The difficulties winning bidder Pliny Wheaton had in transporting granite by horse from Barre to Montpelier — the 16-hour process was so difficult and dangerous that Wheaton lost money on the Statehouse contract — were indicative of the industry. By the 1840s, the industry was in a slump. The Central Vermont Railroad nearly came to the rescue when it constructed a line from Windsor to Burlington in 1849. The decision to bypass Barre in favor of a stop in Montpelier left the Granite City out in the cold. In 1875, a line was built to connect Barre, and eight years later another was constructed to connect the quarries 1,025 feet above Barre City.

Rock of Ages began as Boutwell, Milne and Varnum. Founded by 28-year-old Scotsman George Milne in 1885, the company took on partners James Boutwell and Harvey Varnum in 1905 before changing its name to the more marketable Rock of Ages in 1925. Five years later the company added memorial manufacturing to its quarrying operation.

Rock of Ages went public in October 1997. At press time the company’s stock was trading for $13 on the NASDAQ exchange. In addition to the quarries division, which produces approximately 700,000 cubic feet of stone in Barre a year, the wholesale division manufactures memorials that it sells to retail dealers throughout the United States and Canada. The retail operation owns and operates memorial dealerships across the nation. Gregory says the corporation employs more than 1,000 people in North America.

Tourist attractions


In addition to revenue generated by quarrying operations, Vermont’s stone industry plays a role in state tourism. The Rock of Ages Visitors Center, built down the hill from the quarry in 1962, hosts thousands of visitors from around the world each year. It’s open May 1 through Oct. 31, Monday through Saturday from 8:30 a.m. to 5 p.m. and Sunday noon to 5 p.m. Closed July 4.

In Proctor, the Vermont Marble Exhibit offers more than 100 displays, including a gallery of modern sculpture, historical photography, resident sculptures, and an open air marble market. It’s open daily from 9 a.m. to 5:30 p.m.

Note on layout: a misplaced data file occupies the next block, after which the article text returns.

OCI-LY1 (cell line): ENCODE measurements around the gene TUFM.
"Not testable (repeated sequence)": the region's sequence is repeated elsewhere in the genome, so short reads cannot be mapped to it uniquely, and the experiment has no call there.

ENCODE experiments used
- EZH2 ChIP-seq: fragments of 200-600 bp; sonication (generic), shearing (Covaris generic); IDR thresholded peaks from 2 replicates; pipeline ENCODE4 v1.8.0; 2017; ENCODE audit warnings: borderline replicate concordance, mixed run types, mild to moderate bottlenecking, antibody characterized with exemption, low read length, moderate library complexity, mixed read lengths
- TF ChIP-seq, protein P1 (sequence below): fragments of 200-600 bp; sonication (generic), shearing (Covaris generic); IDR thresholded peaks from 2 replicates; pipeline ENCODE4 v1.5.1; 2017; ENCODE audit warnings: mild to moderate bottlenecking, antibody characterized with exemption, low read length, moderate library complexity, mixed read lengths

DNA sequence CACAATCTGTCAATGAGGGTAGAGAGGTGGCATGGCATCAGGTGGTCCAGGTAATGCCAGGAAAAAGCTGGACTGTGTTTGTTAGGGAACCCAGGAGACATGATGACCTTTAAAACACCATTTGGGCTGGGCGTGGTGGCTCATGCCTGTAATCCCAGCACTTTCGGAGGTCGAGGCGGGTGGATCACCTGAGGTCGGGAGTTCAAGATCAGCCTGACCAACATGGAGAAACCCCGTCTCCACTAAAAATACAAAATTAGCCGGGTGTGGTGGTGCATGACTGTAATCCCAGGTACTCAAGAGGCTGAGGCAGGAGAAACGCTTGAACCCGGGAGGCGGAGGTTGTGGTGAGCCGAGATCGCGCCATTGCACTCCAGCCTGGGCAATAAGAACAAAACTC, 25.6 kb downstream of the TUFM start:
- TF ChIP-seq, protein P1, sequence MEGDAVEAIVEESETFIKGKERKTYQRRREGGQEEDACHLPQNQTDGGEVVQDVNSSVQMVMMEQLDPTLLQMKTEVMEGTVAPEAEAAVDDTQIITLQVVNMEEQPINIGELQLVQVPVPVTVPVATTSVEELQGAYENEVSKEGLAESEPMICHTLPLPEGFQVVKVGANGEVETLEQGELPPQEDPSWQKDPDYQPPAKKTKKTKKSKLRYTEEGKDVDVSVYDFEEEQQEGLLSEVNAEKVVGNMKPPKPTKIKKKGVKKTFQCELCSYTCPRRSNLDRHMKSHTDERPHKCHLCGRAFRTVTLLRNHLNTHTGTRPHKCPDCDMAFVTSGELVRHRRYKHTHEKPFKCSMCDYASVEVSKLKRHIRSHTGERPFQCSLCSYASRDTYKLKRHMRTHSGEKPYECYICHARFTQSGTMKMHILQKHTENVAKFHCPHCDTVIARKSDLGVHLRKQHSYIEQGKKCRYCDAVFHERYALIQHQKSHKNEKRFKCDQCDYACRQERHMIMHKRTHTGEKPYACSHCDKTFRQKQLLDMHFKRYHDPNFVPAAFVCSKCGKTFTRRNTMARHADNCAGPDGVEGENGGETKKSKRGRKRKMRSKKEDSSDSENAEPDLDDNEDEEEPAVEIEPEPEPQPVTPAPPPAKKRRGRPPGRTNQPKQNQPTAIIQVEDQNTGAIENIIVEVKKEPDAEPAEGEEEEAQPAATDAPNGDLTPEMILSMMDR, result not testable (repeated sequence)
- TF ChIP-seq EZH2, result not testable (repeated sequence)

A little more than 20 miles to the south of Proctor, the Imperial Marble quarry in Danby is considered by many to be the largest underground quarry in the world. Visitors need to do a little work to find it: The quarry is accessible by a small, private road that leads through the woods to the hillside entrance enclosed by a large overhead door.

The facility is operated by Vermont Quarries Corp., founded in 1992 by R.E.D. Graniti Group and another Italian firm, which own a 99-year lease on the 30 acres inside Dorset mountain. Quarried by the Vermont Marble Co. for 150 years, Danby marble has been used in prestigious buildings across the world, including the Jefferson Memorial (1939) and Supreme Court building (1931) in Washington, D.C.; the United Nations building (1955) in New York; and the Oregon state capital (1937) in Salem.

“More people are using marble now than they have in a long time in homes, architectural landscaping and stuff like that,” according to Oliver Danforth, owner of the Champlain Marble quarry in Proctor. Danforth has been in the marble business 40 years, and has owned the quarry, which he leases out to another quarrier, for five years.

While Vermont marble is highly touted, the products created with it come at a premium price. “The labor involved in the manufacturing” is the reason, according to Danforth. “It costs you more than it does in Europe or the Far East.”

“We discovered that you couldn’t compete in the global market selling marble from Vermont,” laments Virginia Russell, owner of Vermont Source in Brandon. “The product is just too expensive in the global marketplace.”

Russell sold Natural Elegance four months ago to establish Vermont Source and concentrate on brokering mostly imported marble products to Fortune 500 companies. “We were on a white horse trying to carry the banner for marble from Vermont,” she says of her four years at the helm of Natural Elegance, “and found out that it’s just too expensive.” Vermont Source deals mostly in small desktop items made of marble from overseas, but devotes approximately 5 percent of its business to brokering Vermont marble products. “It’s still getting the name Vermont out there. We just figure we’re doing it in the opposite direction. We are a Vermont company first, and damn proud of it,” she laughs.

Economics of stone manufacturing and marketing aside, one thing is certain: There’s more valuable rock in Vermont than is likely to be excavated anytime soon. “There’s thousands of years’ worth of stone here. We have no idea how deep it goes,” says Gregory, who’s quick to assert that Rock of Ages will “never” run out of stone.

“The rock body that they’re in is pretty large,” confirms Becker, who estimates the deposit might reach six miles deep. Although the cost of quarrying increases with depth, there’s always the option of widening the quarries to assure that operations like Rock of Ages keep on digging.